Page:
Feather stars (comatulid crinoids, Class Echinodermata) are prominent and lovely features of coral reefs, although they also occur in higher latitudes. Most conspicuous are the arms, which are festooned by pinnules, which, in turn, bear tube feet that capture small zooplankton by direct interception. The upper right photo shows the cirri, which can grip the substratum. The upper left photo shows the disposition of the pinnules in a plane, which probably corresponds to the location of the feather star (bottom) in open habitats, which are often subjected to unidirectional currents.

Snail Cyphoma gibbosum on a Sea Fan

Photo by Robert Richmond

Species of the carnivorous gastropod Cyphoma occur in the Caribbean. They are often carnivores on octocorals, such as the sea fan, Gorgonia ventalina, shown at left. They leave a characteristic grazing trail of dead coral tissue. In the Carribean, Cyphoma gibbosum are notable for being preda- tors of the gorgonian Plexaura homomalla, which has very high concentrations of secondary compounds that deter many other species of predators. The snail consumes the tissue, and has high concentrations of some detoxifying compounds. C. gibbosum is a generalist and preys on a number of different prey species, each of which is armed with differing anti-predator compounds. Catherine Van Alstyne and Nancy Targett showed that the sea fan pictured at left harbors compounds that strongly reduce the feeding rate of C. gibbosum, but obviously do not stop predation completely.

Egg-Laying by Cyphoma gibbosum on Octocoral

Photo by Drew Harvell

This photo shows a female flamingo tongue Cyphoma gibbosum, with eggs that she has laid on an octocoral that she just fed upon and stripped off the tissue. This demon- strates an interesting relationship that is common among carnivorous inverte- brates: the source of food may also be a substratum for egg laying. Why is such behavior only likely when a colonial species is the prey?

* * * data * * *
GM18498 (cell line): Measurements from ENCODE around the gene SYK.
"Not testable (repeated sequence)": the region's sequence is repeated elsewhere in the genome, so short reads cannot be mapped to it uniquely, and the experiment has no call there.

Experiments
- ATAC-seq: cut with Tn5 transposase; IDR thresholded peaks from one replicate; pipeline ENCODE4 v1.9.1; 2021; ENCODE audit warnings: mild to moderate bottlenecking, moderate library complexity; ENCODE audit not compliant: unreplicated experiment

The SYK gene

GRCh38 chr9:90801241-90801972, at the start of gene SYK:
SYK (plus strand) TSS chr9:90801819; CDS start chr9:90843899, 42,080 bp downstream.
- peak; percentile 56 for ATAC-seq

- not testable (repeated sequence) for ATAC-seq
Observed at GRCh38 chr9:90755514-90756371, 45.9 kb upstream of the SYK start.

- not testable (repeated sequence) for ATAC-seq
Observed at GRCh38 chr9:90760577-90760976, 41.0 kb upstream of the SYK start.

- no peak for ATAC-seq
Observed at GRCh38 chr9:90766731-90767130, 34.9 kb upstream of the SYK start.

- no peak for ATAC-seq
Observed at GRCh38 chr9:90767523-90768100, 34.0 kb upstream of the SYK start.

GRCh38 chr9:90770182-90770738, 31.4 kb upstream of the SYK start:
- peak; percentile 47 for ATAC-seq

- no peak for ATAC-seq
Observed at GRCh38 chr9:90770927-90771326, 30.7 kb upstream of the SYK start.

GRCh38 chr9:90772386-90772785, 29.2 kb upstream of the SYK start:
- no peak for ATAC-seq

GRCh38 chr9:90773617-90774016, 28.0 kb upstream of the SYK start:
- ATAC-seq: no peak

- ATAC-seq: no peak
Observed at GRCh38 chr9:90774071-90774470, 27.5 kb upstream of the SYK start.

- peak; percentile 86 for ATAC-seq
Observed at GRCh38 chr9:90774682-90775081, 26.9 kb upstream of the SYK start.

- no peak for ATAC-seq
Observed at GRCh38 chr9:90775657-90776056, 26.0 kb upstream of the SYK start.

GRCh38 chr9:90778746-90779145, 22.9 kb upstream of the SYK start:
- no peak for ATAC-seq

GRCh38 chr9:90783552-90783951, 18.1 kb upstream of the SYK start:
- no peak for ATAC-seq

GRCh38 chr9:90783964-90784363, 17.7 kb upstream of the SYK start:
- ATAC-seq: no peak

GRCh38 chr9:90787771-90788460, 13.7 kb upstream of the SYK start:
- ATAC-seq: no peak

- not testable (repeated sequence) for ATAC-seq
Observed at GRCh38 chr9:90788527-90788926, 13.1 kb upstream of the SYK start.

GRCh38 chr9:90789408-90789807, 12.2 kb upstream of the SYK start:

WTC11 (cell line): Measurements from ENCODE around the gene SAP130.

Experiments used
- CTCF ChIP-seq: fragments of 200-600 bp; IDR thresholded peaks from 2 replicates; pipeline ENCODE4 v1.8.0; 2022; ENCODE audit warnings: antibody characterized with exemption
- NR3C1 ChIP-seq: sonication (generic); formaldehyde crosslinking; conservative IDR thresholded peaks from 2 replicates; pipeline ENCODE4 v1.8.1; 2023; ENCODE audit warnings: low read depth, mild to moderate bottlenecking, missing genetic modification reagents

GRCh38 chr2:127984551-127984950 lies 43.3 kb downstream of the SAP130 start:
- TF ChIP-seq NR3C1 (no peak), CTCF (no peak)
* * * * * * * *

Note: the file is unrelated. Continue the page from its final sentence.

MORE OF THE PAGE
Coral Acropora sp. Spawning

This shot shows a Pacific Acropora colony spawning. You can see the pink egg packets emerging. Mass spawning has proven to be one of the most exciting coral reef discoveries in recent years. In the Great Barrier Reef of Australia and at the Flower Gardens off the coast of Texas, many species of coral have been observed to spawn during the same night. This is a response to lunar cycles and ensures a maximum of fertilization success for each of the species independently.

Coral Planula Larva

Photo by Robert Richmond

Planula larvae of reef-building corals are as yet very poorly known ecologically. It is not clear as yet how far they travel and what mechanisms they employ to locate suitable sites upon which to settle. Robert Richmond was interested in the apparent widespread distribution of the coral Pocillopora damicornis, which extends from Africa to Panama. He found that planula larvae could be kept alive in a laboratory container for over 100 days and then were competent to settle and metamorphose. This implied that the larvae could survive a trip over the greatest expanse of the Pacific between distant sites of land.

Newly Settled Coral

Photo by Robert Richmond

The pioneering work of Paul Sammarco demonstrated that coral larvae, despite their potential long life in the plankton, may not be traveling very far from their point of origin. Using settling plates around a patch reef, newly settled coral colonies like the one at left were collected. Using a model based upon measurements of local currents, settlement was predicted to occur in great concentrations in a few spots on the patch reef, which was confirmed with recruitment studies. Settling plates demonstrated that larvae did not go far from the patch reef before they settled.

Polyp Bailout

Photograph by Paul W. Sammarco

Paul Sammarco and Robert Richmond discovered that polyps, even after secreting a calcareous skeleton can "bail out," and swim into the water. This can occur, for example, just after a planula larva has settled, metamorphosed, and secreted a skeleton. The bail out occurs in response to poor conditions, such as poorly oxygenated water.


Patch Reef in Guam

Photo by Robert Richmond

This photograph of a patch reef shows the complexity of species coexistence, even if we cannot exactly identify all of the species. As discussed in the text, coral competitive interactions are diverse and result in a good deal of complexity in the outcome of competition and succession.



Photo by Robert Richmond

This shot was taken on a coral reef in the Grenadine Islands, Caribbean Sea. Jacks are swift-swimming carnivores, usually feeding on other fish.

Reef Crest, Discovery Bay, Jamaica, 1970s

Photo by Phil Dustan


Serpulid Growing in Coral

Photo by Robert Richmond

These polychaetes secrete a calcareous tube and have a crown of ciliated tentacles that collect particles from the water column. The worm has a conical operculum that can seal off the tube when the worm withdraws.